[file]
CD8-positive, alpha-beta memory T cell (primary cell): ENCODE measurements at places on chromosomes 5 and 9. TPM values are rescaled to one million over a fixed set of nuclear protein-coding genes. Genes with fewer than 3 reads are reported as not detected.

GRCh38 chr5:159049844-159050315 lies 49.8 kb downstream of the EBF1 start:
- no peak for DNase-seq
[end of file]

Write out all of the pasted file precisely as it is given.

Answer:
CD8-positive, alpha-beta memory T cell (primary cell): ENCODE measurements at places on chromosomes 5 and 9. TPM values are rescaled to one million over a fixed set of nuclear protein-coding genes. Genes with fewer than 3 reads are reported as not detected.

GRCh38 chr5:159049844-159050315 lies 49.8 kb downstream of the EBF1 start:
- no peak for DNase-seq